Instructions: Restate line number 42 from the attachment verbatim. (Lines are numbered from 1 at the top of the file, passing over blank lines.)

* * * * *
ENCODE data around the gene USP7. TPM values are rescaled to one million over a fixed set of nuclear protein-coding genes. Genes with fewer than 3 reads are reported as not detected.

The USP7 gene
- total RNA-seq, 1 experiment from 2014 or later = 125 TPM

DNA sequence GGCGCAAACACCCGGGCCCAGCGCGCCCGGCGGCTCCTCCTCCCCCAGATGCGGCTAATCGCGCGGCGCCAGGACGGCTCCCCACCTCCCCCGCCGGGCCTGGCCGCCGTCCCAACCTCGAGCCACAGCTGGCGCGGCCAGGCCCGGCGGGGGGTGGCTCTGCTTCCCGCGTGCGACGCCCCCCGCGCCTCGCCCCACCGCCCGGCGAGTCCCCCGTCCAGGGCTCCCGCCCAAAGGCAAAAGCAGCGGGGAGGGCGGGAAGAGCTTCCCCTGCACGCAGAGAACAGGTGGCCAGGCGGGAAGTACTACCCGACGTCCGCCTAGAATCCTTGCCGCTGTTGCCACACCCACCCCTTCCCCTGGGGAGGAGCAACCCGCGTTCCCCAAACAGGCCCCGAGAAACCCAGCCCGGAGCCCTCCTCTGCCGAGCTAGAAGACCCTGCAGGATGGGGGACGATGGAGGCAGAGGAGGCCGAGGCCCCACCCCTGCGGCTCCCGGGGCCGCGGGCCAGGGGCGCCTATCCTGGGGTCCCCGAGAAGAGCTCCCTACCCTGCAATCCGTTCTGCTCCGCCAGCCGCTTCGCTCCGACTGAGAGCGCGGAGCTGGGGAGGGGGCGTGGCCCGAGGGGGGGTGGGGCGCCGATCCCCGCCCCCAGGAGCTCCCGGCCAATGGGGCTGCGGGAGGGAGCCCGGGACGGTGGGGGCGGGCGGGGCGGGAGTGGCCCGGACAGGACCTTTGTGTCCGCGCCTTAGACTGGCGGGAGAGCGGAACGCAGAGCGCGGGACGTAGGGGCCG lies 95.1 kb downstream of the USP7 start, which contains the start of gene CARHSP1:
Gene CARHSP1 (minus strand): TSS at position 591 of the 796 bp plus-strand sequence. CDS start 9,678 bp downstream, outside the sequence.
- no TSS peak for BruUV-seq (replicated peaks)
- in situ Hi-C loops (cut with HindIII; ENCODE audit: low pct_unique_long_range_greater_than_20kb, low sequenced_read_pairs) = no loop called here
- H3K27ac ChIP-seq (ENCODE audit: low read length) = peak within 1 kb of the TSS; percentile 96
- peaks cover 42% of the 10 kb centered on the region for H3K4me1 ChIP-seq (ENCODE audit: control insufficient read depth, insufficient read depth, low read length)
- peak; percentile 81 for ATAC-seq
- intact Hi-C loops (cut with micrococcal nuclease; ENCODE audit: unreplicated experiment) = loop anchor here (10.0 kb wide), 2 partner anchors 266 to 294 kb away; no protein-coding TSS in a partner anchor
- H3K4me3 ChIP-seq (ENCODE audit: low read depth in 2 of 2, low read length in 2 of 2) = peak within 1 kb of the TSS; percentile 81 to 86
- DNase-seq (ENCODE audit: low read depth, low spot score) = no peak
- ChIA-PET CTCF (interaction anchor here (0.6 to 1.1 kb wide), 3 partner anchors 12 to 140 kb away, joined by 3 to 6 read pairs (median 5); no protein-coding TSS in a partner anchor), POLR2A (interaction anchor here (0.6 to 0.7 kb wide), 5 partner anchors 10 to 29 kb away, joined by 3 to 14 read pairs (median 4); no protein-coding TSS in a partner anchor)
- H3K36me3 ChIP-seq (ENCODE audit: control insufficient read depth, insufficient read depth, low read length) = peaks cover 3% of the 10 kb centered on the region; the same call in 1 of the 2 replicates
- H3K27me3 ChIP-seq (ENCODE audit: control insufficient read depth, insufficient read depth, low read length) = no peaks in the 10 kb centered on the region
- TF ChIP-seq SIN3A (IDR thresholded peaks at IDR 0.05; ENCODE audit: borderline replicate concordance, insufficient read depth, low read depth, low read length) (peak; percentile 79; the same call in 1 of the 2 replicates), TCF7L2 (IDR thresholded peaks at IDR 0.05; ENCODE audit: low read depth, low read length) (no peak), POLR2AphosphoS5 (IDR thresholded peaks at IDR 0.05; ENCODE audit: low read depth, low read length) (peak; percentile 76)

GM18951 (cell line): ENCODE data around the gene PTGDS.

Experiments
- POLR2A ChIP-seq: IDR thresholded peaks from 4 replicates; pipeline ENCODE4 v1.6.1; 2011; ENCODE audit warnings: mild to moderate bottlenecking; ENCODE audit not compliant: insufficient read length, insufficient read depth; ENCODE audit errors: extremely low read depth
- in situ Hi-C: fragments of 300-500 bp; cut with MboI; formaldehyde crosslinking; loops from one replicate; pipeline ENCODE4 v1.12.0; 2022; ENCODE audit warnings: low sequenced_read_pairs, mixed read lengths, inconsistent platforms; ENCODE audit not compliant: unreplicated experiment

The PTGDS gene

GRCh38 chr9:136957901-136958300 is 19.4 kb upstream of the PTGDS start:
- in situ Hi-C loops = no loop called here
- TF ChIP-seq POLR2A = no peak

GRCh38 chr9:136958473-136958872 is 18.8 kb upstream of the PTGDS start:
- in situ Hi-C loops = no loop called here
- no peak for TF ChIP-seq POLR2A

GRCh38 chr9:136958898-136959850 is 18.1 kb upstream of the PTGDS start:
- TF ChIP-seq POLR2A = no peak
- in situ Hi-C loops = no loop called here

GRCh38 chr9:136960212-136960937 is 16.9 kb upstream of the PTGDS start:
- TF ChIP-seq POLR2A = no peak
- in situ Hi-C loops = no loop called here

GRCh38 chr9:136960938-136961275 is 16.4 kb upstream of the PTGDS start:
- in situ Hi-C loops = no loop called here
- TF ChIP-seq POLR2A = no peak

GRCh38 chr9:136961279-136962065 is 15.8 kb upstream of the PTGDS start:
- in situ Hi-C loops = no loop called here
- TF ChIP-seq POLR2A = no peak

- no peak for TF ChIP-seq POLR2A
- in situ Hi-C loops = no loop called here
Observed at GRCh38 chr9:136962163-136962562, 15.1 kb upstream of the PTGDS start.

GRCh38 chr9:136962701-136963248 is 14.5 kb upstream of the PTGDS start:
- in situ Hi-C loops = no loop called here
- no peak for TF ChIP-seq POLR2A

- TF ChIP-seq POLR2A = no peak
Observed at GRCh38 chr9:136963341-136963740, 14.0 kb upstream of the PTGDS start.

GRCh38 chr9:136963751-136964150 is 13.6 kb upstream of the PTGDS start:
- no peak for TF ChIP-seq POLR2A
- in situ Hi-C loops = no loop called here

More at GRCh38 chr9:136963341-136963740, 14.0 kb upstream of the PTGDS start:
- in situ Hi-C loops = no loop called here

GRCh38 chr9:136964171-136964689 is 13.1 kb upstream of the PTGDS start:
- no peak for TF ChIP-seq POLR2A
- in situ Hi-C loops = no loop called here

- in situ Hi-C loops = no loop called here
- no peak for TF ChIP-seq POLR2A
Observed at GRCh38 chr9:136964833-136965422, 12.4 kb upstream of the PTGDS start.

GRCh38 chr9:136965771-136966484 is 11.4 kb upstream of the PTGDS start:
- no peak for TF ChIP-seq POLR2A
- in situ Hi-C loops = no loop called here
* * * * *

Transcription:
- in situ Hi-C loops = no loop called here